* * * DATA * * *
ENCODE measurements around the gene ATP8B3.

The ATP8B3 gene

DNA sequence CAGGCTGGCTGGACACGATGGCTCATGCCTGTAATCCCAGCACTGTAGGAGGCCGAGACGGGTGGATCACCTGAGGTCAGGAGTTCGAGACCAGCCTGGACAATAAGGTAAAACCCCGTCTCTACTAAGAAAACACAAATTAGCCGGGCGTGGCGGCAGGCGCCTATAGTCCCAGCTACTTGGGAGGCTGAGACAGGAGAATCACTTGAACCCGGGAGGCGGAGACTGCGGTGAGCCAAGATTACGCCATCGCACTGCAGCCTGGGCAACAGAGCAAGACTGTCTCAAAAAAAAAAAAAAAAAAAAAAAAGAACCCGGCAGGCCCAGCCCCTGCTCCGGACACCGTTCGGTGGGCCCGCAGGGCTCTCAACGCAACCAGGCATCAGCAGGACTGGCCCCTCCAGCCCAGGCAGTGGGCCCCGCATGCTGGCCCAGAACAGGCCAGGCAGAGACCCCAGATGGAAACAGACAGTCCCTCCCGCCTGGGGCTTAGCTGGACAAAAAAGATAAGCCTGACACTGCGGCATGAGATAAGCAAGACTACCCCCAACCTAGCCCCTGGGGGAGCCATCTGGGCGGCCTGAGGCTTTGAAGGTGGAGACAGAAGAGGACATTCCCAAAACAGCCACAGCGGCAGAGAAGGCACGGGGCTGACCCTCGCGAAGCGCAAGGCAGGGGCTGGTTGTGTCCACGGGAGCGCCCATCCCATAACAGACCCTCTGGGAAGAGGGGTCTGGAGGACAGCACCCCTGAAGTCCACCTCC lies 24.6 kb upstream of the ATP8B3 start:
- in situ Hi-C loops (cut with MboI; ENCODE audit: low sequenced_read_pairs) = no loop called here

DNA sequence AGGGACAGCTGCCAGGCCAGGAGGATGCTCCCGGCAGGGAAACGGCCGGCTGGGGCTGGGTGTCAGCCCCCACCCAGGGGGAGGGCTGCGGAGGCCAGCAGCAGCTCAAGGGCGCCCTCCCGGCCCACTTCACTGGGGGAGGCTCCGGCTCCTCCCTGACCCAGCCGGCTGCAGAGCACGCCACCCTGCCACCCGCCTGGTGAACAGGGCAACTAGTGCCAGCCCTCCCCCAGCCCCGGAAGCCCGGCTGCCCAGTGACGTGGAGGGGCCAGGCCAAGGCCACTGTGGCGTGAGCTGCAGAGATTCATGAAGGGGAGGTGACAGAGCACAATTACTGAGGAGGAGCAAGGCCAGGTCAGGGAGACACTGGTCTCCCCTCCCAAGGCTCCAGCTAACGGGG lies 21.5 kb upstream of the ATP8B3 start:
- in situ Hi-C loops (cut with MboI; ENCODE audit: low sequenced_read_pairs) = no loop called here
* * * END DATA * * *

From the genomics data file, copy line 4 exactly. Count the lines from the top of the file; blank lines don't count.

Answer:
- in situ Hi-C loops (cut with MboI; ENCODE audit: low sequenced_read_pairs) = no loop called here